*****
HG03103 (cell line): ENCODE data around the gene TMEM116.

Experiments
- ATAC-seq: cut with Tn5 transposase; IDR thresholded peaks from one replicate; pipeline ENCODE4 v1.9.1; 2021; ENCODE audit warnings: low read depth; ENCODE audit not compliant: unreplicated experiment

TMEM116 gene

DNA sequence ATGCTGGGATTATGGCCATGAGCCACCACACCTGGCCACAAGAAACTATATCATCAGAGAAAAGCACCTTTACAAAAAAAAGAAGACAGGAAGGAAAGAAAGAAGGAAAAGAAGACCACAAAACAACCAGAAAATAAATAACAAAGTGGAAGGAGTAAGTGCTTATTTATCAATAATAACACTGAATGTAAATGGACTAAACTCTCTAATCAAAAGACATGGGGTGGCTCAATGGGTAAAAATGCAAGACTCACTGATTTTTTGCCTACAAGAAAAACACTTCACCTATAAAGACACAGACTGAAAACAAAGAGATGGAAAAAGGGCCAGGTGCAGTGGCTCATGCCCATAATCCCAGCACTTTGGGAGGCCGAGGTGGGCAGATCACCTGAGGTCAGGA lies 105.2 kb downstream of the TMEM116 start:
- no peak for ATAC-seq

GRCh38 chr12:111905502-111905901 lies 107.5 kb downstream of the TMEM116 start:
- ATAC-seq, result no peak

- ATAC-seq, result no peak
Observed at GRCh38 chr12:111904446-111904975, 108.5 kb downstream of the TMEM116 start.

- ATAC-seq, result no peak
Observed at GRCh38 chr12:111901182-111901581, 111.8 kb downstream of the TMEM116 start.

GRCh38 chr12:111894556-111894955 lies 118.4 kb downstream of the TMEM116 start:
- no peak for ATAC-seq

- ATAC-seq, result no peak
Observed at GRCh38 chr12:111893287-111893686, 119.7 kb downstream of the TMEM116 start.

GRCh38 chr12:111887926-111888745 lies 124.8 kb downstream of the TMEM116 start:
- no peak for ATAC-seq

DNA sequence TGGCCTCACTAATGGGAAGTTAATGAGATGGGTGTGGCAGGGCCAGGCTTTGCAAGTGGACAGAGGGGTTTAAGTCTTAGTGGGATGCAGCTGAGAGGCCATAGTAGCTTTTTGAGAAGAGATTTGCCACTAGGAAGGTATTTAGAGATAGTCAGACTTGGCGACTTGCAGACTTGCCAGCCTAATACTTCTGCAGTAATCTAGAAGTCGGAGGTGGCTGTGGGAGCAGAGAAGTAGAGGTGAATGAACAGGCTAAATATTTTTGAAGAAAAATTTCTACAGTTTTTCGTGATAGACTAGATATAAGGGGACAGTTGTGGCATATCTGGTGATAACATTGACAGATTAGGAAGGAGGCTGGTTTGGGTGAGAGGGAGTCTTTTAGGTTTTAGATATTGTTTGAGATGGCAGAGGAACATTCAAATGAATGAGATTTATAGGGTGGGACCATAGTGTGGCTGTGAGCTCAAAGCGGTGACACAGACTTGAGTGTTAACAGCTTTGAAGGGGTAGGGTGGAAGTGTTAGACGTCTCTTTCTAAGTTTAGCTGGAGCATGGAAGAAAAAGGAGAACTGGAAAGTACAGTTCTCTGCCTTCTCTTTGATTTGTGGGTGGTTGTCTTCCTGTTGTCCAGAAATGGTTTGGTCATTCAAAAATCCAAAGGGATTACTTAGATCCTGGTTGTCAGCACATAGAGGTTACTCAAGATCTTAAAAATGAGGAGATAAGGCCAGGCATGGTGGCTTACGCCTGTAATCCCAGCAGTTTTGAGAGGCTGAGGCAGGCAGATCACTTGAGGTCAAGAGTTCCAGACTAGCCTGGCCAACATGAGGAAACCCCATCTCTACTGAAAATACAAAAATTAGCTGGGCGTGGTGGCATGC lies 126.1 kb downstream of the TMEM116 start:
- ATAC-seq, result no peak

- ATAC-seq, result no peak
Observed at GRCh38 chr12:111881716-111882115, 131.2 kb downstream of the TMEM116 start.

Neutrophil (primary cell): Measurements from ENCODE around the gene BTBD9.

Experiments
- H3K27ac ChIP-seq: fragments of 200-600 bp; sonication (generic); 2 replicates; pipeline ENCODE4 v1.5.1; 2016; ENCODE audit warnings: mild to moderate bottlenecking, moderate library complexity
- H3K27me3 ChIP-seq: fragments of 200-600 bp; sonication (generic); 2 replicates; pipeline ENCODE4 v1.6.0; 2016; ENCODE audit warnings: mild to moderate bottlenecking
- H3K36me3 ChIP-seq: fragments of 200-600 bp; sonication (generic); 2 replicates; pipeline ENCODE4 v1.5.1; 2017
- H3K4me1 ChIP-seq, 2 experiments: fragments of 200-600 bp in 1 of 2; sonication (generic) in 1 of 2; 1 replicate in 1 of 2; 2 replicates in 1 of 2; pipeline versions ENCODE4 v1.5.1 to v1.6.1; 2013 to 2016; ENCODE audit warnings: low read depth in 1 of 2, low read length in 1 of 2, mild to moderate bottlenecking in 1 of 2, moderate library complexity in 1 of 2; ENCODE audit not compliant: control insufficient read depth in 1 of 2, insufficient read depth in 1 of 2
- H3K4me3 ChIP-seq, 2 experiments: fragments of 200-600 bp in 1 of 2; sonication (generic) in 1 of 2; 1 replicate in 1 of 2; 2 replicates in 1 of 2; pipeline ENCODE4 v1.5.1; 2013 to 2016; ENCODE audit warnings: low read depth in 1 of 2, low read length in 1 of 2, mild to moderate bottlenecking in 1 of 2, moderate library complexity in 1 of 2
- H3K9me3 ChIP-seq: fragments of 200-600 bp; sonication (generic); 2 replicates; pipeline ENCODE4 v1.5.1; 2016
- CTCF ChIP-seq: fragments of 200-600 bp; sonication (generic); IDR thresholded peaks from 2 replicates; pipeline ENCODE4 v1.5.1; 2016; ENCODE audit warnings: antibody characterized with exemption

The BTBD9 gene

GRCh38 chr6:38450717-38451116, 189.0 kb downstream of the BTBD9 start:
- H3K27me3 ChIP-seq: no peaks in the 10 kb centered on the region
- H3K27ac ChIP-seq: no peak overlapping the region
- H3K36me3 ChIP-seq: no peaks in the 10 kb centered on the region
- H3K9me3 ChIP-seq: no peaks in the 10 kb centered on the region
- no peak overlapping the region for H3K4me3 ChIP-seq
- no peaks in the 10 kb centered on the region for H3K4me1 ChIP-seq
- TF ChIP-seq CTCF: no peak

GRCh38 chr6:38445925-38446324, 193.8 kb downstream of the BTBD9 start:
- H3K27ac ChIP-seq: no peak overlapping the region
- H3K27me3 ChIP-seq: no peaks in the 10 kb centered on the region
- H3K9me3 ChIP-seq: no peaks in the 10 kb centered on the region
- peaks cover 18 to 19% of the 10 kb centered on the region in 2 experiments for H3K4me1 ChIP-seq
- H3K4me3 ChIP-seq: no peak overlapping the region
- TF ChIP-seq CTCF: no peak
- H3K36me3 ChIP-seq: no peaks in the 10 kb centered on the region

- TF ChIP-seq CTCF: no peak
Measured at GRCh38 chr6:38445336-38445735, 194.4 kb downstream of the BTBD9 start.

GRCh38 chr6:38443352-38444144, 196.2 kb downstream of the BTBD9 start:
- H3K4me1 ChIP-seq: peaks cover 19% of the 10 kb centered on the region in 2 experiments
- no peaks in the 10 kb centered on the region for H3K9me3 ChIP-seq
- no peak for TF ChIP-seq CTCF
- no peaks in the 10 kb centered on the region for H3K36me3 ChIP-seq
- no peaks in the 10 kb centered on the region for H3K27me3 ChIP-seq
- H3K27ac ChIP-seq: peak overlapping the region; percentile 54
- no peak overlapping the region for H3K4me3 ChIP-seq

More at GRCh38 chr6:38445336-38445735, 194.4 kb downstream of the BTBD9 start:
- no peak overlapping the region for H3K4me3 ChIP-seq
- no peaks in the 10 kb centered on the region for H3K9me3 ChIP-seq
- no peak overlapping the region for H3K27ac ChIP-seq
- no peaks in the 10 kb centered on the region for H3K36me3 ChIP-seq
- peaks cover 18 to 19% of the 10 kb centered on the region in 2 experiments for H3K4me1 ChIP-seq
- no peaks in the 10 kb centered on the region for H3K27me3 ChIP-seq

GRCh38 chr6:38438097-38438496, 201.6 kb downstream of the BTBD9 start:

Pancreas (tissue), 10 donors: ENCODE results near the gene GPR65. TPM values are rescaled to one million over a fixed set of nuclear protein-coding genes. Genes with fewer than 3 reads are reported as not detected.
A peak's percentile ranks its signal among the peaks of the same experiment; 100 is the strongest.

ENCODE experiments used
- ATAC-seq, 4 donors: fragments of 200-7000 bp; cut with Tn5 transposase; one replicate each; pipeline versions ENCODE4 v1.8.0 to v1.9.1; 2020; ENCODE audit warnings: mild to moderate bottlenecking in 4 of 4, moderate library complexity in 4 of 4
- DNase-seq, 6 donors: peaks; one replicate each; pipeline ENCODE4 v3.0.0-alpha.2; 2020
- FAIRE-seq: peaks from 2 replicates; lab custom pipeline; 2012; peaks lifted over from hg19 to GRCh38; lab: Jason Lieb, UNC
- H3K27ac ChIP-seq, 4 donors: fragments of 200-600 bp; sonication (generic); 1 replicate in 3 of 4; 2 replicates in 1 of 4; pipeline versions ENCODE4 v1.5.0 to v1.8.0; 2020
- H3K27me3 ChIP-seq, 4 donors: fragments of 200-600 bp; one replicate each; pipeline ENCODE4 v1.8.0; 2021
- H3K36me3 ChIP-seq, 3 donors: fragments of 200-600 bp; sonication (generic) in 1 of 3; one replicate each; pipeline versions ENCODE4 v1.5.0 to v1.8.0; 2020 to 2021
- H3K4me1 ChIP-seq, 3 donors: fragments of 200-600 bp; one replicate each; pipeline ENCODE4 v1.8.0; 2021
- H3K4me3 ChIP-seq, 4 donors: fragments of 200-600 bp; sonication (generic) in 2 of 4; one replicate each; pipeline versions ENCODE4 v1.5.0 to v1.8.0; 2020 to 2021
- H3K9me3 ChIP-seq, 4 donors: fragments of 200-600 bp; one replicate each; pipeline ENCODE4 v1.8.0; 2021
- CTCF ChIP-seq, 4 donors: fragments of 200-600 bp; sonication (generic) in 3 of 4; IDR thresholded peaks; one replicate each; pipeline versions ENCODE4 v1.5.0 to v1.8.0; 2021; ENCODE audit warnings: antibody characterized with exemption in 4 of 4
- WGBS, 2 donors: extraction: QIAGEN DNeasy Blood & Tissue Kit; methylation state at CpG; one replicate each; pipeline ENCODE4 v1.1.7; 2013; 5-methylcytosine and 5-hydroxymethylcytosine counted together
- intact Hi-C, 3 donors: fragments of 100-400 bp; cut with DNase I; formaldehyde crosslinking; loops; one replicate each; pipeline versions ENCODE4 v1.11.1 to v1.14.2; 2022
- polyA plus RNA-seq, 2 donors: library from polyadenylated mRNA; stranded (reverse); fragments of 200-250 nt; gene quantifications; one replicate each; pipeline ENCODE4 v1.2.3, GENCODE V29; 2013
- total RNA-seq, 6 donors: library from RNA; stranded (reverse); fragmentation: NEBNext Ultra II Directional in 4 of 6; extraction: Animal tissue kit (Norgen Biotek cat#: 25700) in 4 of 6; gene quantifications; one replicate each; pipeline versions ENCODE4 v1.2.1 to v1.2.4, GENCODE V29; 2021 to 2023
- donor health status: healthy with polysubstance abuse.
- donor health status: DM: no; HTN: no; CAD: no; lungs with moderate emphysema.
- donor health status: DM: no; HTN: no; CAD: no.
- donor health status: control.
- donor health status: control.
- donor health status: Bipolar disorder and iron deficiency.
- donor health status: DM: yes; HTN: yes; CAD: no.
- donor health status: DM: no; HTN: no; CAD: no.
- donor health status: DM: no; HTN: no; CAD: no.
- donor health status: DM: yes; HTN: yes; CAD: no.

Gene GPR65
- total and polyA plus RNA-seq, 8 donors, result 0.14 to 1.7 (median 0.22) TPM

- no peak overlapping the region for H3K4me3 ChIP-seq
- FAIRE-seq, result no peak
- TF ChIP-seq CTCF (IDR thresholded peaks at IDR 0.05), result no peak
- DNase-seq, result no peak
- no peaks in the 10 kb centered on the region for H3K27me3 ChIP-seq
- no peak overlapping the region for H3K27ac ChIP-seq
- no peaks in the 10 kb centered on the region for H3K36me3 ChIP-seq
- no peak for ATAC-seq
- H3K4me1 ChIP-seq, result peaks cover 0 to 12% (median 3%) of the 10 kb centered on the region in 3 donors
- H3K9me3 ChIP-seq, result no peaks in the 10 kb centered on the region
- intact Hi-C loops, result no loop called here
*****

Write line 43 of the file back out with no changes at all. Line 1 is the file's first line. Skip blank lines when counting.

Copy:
- H3K27me3 ChIP-seq: no peaks in the 10 kb centered on the region